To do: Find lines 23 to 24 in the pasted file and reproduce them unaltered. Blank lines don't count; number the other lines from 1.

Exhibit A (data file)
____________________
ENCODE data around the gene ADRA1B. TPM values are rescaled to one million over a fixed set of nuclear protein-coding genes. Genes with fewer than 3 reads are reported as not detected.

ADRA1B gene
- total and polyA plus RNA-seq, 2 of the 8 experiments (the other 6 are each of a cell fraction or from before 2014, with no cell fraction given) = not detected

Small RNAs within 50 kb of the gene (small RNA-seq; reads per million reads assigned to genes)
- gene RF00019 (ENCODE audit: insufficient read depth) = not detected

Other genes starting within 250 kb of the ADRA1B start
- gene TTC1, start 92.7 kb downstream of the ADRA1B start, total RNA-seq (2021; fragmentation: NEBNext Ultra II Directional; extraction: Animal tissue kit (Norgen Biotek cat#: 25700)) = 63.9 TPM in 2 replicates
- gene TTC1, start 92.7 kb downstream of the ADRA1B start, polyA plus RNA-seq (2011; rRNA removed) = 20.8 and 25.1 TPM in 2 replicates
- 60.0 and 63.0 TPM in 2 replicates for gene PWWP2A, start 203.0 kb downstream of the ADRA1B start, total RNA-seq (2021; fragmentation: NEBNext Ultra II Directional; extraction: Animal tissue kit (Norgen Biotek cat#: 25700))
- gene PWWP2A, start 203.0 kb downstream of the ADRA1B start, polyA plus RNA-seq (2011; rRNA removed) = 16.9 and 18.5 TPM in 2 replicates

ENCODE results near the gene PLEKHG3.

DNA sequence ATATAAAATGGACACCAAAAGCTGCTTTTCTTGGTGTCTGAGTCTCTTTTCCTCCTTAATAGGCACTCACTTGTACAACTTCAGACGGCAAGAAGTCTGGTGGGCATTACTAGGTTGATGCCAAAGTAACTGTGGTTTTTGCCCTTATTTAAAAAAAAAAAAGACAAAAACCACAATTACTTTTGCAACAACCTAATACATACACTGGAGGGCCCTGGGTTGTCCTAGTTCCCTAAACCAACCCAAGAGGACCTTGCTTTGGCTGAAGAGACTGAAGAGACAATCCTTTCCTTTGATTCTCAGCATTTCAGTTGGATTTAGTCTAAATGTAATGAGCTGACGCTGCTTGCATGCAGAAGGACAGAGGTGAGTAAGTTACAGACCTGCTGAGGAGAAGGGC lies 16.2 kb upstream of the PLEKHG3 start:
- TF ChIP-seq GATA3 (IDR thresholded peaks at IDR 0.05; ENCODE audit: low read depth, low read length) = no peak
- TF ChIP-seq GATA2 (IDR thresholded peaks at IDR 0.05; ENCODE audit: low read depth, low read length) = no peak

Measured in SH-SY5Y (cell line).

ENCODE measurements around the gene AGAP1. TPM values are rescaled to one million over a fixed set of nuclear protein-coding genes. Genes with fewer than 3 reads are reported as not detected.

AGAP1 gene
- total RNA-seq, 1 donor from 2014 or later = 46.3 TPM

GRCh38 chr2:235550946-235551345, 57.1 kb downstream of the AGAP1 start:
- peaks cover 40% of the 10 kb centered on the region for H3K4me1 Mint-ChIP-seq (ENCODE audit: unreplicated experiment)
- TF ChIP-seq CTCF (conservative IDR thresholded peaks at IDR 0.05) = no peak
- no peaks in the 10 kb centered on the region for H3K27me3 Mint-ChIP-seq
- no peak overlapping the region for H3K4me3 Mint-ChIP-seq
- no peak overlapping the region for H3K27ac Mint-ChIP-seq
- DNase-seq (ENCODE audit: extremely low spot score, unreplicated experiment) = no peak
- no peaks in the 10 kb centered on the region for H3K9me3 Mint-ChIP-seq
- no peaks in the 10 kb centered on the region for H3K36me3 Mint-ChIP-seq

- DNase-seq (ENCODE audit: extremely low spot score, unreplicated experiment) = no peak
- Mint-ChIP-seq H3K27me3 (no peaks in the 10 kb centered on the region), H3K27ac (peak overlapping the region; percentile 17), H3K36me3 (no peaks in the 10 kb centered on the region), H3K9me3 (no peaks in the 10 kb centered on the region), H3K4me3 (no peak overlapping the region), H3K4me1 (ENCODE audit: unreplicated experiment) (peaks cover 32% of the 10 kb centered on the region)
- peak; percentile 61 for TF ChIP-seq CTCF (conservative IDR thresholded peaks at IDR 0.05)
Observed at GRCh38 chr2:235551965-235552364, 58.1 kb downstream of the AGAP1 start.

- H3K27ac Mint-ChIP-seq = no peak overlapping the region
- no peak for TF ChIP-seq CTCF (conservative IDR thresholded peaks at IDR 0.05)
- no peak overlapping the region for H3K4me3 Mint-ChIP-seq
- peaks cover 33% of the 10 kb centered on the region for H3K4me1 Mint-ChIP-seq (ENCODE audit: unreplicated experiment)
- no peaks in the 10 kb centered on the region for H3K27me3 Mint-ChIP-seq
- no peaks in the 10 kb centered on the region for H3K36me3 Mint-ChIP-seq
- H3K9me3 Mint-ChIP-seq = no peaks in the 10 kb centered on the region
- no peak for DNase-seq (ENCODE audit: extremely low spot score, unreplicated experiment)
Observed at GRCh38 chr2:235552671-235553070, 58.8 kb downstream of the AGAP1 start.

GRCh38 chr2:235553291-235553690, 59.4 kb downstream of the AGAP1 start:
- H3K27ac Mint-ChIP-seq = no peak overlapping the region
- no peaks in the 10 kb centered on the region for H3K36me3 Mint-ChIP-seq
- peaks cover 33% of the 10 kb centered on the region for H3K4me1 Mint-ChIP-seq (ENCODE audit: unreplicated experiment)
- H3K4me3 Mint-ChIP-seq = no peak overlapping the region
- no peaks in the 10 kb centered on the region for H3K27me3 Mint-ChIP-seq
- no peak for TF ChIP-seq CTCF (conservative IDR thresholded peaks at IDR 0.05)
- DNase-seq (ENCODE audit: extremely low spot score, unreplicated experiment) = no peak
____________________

- no peak overlapping the region for H3K4me3 Mint-ChIP-seq
- no peak overlapping the region for H3K27ac Mint-ChIP-seq